They go on to describe four competing flavors of organizational culture, each with unique traits and competitive strengths.

Users don’t want control, they want a better solution

Ian Bicking makes some very good points in his post “Users want control” is a shoulder shrug:

Control is what you need when you want something and it won’t happen on its own. But (usually) it’s not control you want, it’s just a means. So when we say users want control over X — their privacy, their security, their data, their history — we are first acknowledging that current systems act against users, but we aren’t proposing any real solution. We’re avoiding even talking about the problems.

I like the framing of the broad concept of “user control” in this very Jobs-to-be-Done way. It’s almost like a safe word to watch out for. Whenever we catch our colleagues (or ourselves!) arguing for giving users more control over something, we should immediately stop ourselves and try to uncover what deeper need the discussion about control might be obfuscating.

Why it’s not a good idea to define a fixed project scope

There are some decent day-to-day work tips in Sierra Newell’s 7 Project Management Principles Product Managers Can Learn From. There’s one principle I wanted to expand on, and that’s “Define the scope and stick to it”. First, from the post:

Product managers should set the scope of their products’ development as early in the process as possible. Learning how to say no to product requests is a valuable skill. But it is also a reactive method of keeping your product’s development on track. Instead, be proactive. Define your product’s scope from the beginning, and keep development within that scope.

I know that “define the scope and stick to it” is fairly common practice, but I don’t think it’s a good way to build product at all. First, that principle tends only to define one side of the spectrum — how not to add scope. It doesn’t, however, talk about the need to sometimes reduce scope. If you define a “fixed scope” and say you won’t go over it, but then things take longer than anticipated (as they are prone to do in software) and you have no mechanism to deal with it, you’re going to get yourself in trouble. Because at that point, you “committed” to a scope that won’t change, presumably saying “no” to a bunch of things, and still you’re “late” in delivery.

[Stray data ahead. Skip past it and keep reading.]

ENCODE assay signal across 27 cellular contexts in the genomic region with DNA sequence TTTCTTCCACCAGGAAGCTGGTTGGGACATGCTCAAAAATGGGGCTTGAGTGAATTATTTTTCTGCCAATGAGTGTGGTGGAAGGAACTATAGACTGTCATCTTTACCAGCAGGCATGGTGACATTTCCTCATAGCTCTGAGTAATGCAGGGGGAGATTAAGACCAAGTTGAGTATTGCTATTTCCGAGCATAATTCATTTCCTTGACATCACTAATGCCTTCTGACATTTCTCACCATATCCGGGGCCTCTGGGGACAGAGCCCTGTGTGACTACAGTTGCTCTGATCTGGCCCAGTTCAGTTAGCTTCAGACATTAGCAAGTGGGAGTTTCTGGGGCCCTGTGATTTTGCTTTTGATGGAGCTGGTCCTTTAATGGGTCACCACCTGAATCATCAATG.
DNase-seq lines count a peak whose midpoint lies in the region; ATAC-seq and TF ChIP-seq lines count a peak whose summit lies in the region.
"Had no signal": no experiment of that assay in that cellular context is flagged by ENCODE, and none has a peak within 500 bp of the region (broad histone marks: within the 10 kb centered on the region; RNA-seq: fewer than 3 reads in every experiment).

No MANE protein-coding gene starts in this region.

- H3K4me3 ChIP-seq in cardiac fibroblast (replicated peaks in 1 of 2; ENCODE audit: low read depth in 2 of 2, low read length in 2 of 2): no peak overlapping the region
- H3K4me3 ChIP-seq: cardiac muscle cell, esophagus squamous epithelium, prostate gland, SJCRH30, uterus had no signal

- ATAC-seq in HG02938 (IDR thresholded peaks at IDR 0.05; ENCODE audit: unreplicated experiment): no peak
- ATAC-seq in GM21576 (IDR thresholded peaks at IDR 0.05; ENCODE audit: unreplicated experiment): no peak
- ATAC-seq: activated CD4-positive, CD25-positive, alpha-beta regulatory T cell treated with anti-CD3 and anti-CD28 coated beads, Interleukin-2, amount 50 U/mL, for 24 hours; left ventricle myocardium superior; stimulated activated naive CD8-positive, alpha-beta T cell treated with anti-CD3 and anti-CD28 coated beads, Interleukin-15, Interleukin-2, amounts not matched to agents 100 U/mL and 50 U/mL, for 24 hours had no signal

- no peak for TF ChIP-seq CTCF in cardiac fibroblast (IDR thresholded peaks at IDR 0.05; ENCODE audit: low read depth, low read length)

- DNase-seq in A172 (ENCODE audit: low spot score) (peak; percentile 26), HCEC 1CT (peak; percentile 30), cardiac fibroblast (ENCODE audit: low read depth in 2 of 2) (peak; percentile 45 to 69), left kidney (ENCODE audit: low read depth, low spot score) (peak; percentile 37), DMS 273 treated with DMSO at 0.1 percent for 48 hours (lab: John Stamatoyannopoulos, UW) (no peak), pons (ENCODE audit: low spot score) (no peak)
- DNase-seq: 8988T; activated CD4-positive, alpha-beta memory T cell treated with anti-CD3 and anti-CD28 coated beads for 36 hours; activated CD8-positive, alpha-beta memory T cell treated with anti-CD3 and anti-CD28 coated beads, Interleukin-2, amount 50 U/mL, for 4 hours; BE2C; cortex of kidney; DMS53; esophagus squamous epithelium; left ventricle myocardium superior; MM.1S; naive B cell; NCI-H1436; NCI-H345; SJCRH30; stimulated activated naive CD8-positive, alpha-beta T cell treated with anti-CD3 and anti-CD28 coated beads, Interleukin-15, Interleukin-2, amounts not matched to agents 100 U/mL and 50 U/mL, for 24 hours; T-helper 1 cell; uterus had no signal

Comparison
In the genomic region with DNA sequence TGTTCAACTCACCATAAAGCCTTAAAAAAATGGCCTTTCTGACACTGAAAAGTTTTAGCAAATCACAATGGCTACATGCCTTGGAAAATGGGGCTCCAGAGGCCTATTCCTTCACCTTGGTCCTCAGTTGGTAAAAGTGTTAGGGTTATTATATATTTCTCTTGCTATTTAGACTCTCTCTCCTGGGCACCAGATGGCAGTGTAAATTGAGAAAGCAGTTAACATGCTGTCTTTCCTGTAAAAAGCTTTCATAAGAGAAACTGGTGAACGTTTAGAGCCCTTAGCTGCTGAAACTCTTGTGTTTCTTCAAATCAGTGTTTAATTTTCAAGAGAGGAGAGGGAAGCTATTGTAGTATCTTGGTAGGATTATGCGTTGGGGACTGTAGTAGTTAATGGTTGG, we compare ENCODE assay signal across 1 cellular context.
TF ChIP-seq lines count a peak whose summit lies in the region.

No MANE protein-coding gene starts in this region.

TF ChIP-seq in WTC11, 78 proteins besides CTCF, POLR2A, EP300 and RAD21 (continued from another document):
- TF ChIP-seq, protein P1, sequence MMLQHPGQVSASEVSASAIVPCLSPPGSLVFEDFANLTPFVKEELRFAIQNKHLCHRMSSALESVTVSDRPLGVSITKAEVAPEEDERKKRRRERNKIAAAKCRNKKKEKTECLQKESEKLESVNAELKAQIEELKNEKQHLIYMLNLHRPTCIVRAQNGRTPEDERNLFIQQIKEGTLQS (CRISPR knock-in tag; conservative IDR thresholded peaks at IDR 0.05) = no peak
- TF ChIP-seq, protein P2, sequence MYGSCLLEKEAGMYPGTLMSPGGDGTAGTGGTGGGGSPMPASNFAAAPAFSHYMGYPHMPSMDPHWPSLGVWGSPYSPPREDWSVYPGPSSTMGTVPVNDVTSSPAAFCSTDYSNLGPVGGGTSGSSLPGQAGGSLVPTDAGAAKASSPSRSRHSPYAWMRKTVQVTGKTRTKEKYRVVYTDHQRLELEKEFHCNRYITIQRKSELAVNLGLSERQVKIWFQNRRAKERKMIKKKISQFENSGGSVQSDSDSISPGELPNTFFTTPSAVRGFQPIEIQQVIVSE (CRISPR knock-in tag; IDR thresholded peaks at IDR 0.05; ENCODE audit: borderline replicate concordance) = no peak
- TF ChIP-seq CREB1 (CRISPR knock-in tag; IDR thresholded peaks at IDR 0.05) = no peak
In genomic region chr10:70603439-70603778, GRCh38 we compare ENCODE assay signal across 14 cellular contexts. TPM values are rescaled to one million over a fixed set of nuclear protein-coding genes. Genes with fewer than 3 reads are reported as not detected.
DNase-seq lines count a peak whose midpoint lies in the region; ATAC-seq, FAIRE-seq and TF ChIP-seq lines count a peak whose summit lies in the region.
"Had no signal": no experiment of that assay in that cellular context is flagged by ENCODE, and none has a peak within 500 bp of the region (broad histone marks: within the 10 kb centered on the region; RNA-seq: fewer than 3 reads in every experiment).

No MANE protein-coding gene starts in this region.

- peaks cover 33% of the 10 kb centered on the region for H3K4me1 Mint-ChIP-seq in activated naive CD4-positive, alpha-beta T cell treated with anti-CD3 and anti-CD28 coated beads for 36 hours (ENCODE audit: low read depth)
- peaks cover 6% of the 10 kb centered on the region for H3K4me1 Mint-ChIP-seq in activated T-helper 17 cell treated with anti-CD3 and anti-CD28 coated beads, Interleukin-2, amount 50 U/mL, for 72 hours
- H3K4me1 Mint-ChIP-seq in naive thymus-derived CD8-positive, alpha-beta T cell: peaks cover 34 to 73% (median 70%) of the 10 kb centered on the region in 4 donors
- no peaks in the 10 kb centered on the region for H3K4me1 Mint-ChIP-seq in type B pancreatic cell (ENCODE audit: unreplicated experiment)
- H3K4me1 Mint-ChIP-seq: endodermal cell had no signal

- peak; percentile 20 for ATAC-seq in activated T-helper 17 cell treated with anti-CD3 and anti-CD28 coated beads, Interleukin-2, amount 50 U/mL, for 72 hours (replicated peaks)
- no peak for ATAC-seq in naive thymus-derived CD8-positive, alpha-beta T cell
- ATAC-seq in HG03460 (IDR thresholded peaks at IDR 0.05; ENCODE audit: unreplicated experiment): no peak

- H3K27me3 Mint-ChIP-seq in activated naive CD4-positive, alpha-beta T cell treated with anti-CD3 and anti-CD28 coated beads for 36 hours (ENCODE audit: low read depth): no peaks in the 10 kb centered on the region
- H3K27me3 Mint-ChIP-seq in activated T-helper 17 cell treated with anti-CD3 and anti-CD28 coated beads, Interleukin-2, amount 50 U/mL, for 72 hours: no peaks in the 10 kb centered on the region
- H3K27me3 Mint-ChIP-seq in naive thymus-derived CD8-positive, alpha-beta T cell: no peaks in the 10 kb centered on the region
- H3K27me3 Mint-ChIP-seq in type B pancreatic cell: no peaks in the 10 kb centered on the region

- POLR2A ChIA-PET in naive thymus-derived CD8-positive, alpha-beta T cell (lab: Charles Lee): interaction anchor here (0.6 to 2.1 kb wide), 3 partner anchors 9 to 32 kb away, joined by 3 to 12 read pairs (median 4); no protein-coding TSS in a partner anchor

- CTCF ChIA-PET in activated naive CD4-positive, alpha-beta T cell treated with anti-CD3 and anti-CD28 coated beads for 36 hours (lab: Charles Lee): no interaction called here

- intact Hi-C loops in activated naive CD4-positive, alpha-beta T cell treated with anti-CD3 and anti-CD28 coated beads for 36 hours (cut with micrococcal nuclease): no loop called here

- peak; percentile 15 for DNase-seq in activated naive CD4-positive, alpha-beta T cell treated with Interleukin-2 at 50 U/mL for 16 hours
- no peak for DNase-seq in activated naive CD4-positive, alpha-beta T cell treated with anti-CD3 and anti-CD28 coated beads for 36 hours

This is why I’m a firm proponent of “fixed time, flexible scope” projects. Under that principle, you don’t lock down the scope for forever and ever. You commit to an initial body of work, and an expected timeframe. Then, if something happens along the way — a developer gets pulled into an emergency, or something takes longer than expected — you have a mechanism to deal with it. Since you didn’t lock down the scope, you don’t have to choose between being “late” or the team working themselves to death. You can reduce the scope of your work to fit into the time you gave yourselves to do it in.

There’s another scenario under which I would go even further and advocate for “flexible time, flexible scope” projects. There are instances where increasing scope (and time) is the Right Thing To Do for a project. For instance, if the choice is between a hacky way of implementing a feature, and extending functionality properly with future-proofing in mind, which would add two weeks to a project, I believe it’s pretty much a no-brainer that you need to add the two weeks.

This is why I think fixing scope is a dangerous practice. There are too many unknowns, too many variables, and too many things can change along the way. We shouldn’t let our process get in the way of good product decisions.